The pyrG minus Fusarium venenatum strain DLM15 described in Example 5 was transformed with pENI1298 (described in example 2) using standard procedures, as described in Royer et al. 1995, Biotech. 13 1479-1483, replacing acetamide with sodium nitrate (25 mM). The cells were then cultured on minimal plates at room temp. Transformants appeared after 2 weeks' incubation at a transformation frequency of 50-100 /μg DNA, an increase of 10-100 fold over the transformation frequency in the absence of a AMA1 sequence. 20 transformants were isolated on minimal media plates and grown for additional 2 weeks at room temp. The transformants were inoculated in a micotiter dish in 200 μl vogel media (as in example 2) either supplemented with 20 mM uridine or without uridine, and grown at room temp. Transformants supplemented with uridine grew well, but were not able to grow when isolated on minimal media plates without uridine, indicating that the plasmid containing the pyrG gene had been lost, and thus that the plasmid was autonomously replicating. No lipase activity could be detected from transformants grown in uridine supplemented media. Lipase activity could be detected in the media from tranformants growing in minimal media not supplemented with uridine. The average arbitrary activity was 34.8 with a relative standard deviation of 15 t when comparing independently grown Fusarium transformants. Thus this plasmid can potentially be used for the creation of libraries in Fusarium species.
The following experiment was carried out, in order to evaluated if multiple PCR-fragments would recombine in vivo with a cut vector (as in example 4) in the same cell, and retain expression of multiple enzymes from the same clone. Two PCR-fragments were made, containing either the lipase gene or the AMG gene (including promoter and terminator), using standard PCR conditions (94° C., 5 min.; 30 cycles of (94° C., 30 sec.; 50° C., 30 sec.; 72° C., 1 min.), and 72° C., 5 min.), oligo 115120 (SEQ ID NO:14), oligo 134532 (SEQ ID NO:15) and either a pAHL derivative (lipase variant in pAHL) or a pENI1543 derivate (AMG variant) as template. pENI1543 was constructed by generating a PCR-fragment containing the glucoamylase gene (cDNA) from Aspergillus niger (EMBL: AC:X00548 as template) using oligo 139123 (SEQ ID NO:16) and 139124 (SEQ ID NO:17) that was cut with BglII and SalI and cloned it into pAHL, which had been cut BamHI and XhoI.
Approx. 1 μg of each PCR-fragment was transformed into Jal250 (as described in example 4) along with pENI1299 (1 μg) that had been cut BalI and SgrAI and treated with calf intestinal phosphatase. 20 transformants were isolated and inoculated in minimal media (as in example 4). After 72 hours of incubation the culture media were assayed for the precense of lipase (pnp-butyrate activiy) and glucoamylase (pnp-glucopyranosid activity). No transformants showed both lipase and glucoamylase activity, thus indicating that cotransformation and expression of multiple variants in the same cell is a very infrequent event, and thus not a problem in the screening of filamentous fungal libraries.
A three piece ligation was performed using a 5.8 kb BglII/SphI fragment from pENI1298, a 4.0 kb BssHII/SphI fragment from pENI1298, and a 0.75 kb BssHI/BglII fragment from pBANe6 (TAKA/NA2/TPI promoter/AMG terminator; described in WO 98/11203), thus creating pJers2801. A PCR-fragment containing the haloperoxidase from Curvularia verruculosa (patent WO974102-A1) was created using oligo 1029fwp (SEQ ID NO:18) and 1029rev (SEQ ID NO:19). The PCR-fragment was cut SwaI and NotI and cloned into pJers2801 cut with the same restriction enzymes, thus creating pHPOD1.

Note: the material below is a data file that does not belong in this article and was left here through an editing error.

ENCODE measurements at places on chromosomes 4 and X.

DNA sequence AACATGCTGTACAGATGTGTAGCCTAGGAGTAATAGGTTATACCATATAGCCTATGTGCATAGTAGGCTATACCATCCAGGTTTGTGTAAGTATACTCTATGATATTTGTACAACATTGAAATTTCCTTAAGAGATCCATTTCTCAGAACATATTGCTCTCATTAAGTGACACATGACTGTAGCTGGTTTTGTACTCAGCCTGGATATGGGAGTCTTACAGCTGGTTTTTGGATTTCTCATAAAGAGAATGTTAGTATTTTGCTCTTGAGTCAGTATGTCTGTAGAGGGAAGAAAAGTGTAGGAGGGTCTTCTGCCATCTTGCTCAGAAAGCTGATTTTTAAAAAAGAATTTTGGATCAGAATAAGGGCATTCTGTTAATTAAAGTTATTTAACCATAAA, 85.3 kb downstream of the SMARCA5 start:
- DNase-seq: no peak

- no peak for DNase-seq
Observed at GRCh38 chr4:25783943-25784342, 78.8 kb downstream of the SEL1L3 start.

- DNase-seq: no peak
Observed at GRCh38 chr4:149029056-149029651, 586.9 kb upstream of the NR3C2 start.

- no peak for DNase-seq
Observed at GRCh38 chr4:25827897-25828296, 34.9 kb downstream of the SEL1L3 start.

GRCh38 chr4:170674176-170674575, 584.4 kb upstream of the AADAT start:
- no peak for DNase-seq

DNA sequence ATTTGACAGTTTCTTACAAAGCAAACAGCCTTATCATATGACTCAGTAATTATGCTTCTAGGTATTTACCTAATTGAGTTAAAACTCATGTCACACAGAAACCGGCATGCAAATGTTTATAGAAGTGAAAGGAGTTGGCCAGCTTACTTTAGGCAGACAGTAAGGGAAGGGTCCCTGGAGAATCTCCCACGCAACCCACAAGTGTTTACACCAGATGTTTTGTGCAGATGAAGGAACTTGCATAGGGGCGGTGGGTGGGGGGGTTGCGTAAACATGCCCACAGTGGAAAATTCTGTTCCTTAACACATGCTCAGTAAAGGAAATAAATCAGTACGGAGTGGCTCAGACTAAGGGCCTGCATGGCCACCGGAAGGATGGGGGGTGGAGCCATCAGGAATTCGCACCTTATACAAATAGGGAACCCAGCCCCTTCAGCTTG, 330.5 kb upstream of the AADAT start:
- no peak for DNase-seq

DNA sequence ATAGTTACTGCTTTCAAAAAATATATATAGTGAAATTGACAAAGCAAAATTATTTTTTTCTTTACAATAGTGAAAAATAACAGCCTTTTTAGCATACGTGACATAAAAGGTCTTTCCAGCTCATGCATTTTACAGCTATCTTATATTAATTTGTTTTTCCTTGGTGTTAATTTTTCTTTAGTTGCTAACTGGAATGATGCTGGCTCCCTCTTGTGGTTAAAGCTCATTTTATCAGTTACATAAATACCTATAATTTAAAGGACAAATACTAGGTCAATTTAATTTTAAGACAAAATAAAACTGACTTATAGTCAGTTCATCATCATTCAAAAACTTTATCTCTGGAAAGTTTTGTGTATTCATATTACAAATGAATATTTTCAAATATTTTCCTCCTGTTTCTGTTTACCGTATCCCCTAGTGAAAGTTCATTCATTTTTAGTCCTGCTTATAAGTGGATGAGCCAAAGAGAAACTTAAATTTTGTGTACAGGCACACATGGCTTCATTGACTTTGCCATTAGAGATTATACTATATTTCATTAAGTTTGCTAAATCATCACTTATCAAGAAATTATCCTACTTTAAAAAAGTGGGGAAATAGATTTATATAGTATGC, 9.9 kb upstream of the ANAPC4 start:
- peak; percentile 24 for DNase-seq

pHPOD1 was transformed into Jal250 as in example 2. Approx. the same transformations frequency was obtained as for pENi1298 (example 2). 10 independent Aspergillus transformants were inoculated into a 96-well microtiter plate containing 200 μl G2-gly-media in each well and grown for 72 hours. Haloperoxidase activity was determined for each of the 10 transformants essentially as described by De Boer et al [1987; Vanadium containing bromoperoxidase; An example of an oxidoreductase with a high operationel stability in aqueous and organic media, Biotechnol. Bioeng. 30: 607-610]. The average expression level was 82.5±9.1 (arbitrary units). The relative standard deviation in expresion level between independent transformants is approx. 11%, which is surprisingly low. Thus this invention is not only applicable to lipase, but to other enzymes as well.
The following experiment was carried out in order to evaluated if two plasmids encoding two different enzymes are transformed and retained in the same cell during growth, and thus can lead to the extracellular co-expression of more than one plasmid encoded enzyme.
Jal250 was co-transformed with both 0.1 μg pENI1299 and 0.1 μg pHPOD1 (as in example 2). 40 independent transformants were isolated and inoculated in minimal media (as in example 4). After 72 hours of incubation the culture media was assayed for the precense of lipase (as in example 4) and haloperoxidase activity (as in example 8). No transformants showed both lipase and haloperoxidase activity indicating that co-transformation and -expression of multiple variants in the same cell is a very infrequent event, and thus not a problem in the screening of filamentous fungal libraries.
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|U.S. Classification||506/10, 506/14, 506/26, 435/256.1, 536/23.4, 435/320.1, 435/483, 435/69.1, 435/183, 435/6.16|
|International Classification||C12N15/80, C12N9/20, C12N15/10|
|Cooperative Classification||C12N9/20, C12N15/80, C12N15/1034|
|European Classification||C12N15/80, C12N15/10C, C12N9/20|